Gears of War pleasantly surprised me when I first purchased it. Like with all things that pleasantly surprise me, I didn’t go in with a lot of expectations. I had just purchased my (first) Xbox 360, and I needed a game to go with it. It looked pretty impressive on the shelf, so I figured I’d give it a go.
Despite helping to influence an influx of cover-based shooters for the next few years after its release, it still holds a special place in my heart. The game felt fresh, was generally fun to play, and it looked amazing. Where early 360 titles looked like they were struggling to shake off the shackles of the previous generation, Gears of War was unafraid to rip into the meat of the hardware in all its texture-popping, screen-tearing, console-killing glory.
Cue the recent release of Gears of War 3, and I can’t help but feel that I’m biting into a really bland, tasteless sandwich.
The story apparently continues from the events of the previous game, which is a shame because it has been a few couple of years since I’ve played Gears of War 2, and the introduction left me with more questions than answers. Who the hell are the Lambent? Are they meant to be mutated by-products of Imulsion? Since when did Carmine become such a bad-ass? And why are there chicks with awful, awful Australian accents? (I want to reassure our international readers that not all Australians sound like this – only the ones that don’t matter.)
The story is forgettable and stock standard – Fenix’s father was previously thought dead, but he’s actually alive (dun dun duuuun), and he’s being held prisoner by the Locust Queen (who, coincidentally, appears to be human, which makes it even more confusing when you hear her declare war against humanity). Therefore it’s up to Fenix to find his father, as well as silence the Locust hordes once and for blah blah blah. This doesn’t help the game’s main tagline promising to conclude the “epic story”. I certainly wasn’t biting my clenched fists, screaming at retailers demanding to know when this cliffhanger can finally resolve itself.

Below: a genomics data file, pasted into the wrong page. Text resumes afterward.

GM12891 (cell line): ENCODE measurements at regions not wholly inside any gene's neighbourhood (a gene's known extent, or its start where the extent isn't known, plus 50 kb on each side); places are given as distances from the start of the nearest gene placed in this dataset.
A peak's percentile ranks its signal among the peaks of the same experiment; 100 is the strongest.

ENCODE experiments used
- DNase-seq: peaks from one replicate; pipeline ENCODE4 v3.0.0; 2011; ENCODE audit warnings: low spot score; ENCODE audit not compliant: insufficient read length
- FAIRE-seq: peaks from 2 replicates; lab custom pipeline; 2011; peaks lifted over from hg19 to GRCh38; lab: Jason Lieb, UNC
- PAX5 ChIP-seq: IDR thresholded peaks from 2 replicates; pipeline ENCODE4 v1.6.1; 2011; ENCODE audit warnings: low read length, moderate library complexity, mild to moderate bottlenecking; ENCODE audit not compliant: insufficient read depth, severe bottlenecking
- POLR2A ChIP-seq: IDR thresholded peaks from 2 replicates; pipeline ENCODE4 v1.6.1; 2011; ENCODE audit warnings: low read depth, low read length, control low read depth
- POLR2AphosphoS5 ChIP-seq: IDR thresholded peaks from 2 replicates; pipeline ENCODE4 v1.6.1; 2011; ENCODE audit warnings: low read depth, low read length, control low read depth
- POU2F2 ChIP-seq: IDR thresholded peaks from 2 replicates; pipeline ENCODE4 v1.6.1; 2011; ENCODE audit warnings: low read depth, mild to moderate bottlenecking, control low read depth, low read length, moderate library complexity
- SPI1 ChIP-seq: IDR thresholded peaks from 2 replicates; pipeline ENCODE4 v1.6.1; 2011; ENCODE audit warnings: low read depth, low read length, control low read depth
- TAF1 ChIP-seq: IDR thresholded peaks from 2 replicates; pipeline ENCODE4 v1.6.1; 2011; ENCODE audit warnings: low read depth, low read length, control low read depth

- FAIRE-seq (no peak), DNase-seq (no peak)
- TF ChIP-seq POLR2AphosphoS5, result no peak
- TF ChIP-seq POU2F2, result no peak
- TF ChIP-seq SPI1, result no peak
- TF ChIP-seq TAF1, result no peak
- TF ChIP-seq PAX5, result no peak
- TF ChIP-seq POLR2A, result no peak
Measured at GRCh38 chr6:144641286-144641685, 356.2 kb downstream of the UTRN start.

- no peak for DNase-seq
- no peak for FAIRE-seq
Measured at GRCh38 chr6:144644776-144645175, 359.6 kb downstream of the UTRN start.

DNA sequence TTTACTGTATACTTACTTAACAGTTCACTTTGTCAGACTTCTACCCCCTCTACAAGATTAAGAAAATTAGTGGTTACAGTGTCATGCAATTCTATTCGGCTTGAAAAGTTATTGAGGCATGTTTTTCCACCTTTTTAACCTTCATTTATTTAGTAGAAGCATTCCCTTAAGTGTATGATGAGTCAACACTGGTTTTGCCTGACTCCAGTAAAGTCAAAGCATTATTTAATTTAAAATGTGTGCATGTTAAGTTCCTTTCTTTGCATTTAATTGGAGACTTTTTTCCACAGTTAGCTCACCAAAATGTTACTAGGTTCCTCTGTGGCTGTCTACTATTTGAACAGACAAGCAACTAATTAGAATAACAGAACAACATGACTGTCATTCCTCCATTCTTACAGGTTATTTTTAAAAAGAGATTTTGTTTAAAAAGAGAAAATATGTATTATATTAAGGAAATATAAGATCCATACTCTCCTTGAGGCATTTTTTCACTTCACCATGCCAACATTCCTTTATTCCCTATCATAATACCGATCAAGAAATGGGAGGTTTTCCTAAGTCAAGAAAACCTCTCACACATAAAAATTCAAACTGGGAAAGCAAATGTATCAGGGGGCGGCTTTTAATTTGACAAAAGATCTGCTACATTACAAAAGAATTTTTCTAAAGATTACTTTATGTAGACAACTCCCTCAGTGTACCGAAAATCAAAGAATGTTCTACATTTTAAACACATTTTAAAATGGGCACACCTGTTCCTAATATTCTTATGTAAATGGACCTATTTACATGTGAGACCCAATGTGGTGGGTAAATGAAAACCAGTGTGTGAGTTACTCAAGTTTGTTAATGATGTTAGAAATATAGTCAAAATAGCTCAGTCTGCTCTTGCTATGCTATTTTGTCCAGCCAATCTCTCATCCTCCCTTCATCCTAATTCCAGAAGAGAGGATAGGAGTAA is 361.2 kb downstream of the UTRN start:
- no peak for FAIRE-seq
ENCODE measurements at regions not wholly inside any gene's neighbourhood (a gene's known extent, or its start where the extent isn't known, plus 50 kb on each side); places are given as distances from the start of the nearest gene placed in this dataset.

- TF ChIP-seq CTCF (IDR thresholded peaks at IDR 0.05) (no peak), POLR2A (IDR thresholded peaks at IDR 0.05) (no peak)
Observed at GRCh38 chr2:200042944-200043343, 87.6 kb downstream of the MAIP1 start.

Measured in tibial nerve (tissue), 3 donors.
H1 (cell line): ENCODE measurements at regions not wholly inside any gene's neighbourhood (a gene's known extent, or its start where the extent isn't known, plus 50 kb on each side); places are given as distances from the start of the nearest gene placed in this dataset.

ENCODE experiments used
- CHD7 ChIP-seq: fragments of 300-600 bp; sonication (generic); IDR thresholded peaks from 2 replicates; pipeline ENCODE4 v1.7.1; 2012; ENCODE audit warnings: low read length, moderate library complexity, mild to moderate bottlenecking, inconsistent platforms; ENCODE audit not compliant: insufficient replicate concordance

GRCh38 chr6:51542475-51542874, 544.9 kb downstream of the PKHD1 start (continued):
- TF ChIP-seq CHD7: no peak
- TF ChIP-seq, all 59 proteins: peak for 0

Despite the paper-thin plot, Gears 3 still retains its classic formula of cover, suppress, and flank – playing the campaign with co-op is especially rewarding in a way that only becomes apparent when you chainsaw a Locust grunt together in a totally non-homo-erotic-way-unless-that’s-what-you’re-into-in-which-case-more-power-to-you, or when you stun an enemy so that your partner can impale him with a Retro Lancer bayonet (previous statement also applies here). If the formula hasn’t worn out on you already, then you’ll be pleased to know that very little has changed.
And it certainly feels that way. There doesn’t seem to be much of a new experience here. Most of the characters are still the same. Practically no weapons have been changed, and only a couple of new weapons have been introduced. Some new multiplayer levels are present, as well as the introduction of Horde 2.0 (which is rather similar to CoD‘s zombie modes), but it doesn’t pique my interest as it should. Admittedly, Beast mode is pretty fresh, although it struggles to maintain one’s attention.
I’ve been trying to figure out why I’m not enjoying Gears 3 as much as I should, and I think I’ve figured out why. Gears 3 has become so enamoured with its own identity that it has failed to care anymore. Like a dance that a performing bear is forced to rote learn, Gears 3 goes through its motions automatically, without feeling or awareness of its own existence. The pages of achievements, the heavily “inspired” game modes, the sheer lack of newness to it all – it exists only as a means to placate those who care.
If you do care, then all is well for you – Gears of War 3 is a well-delivered polished shooter that will provide you many hours of gameplay. For someone such as myself who was expecting significant incremental improvements as demonstrated in Gears of War 2, I’ll have to be content with a couple of hours of Horde mode with my mates before we all get bored and decide to mow down zombies in Left 4 Dead 2.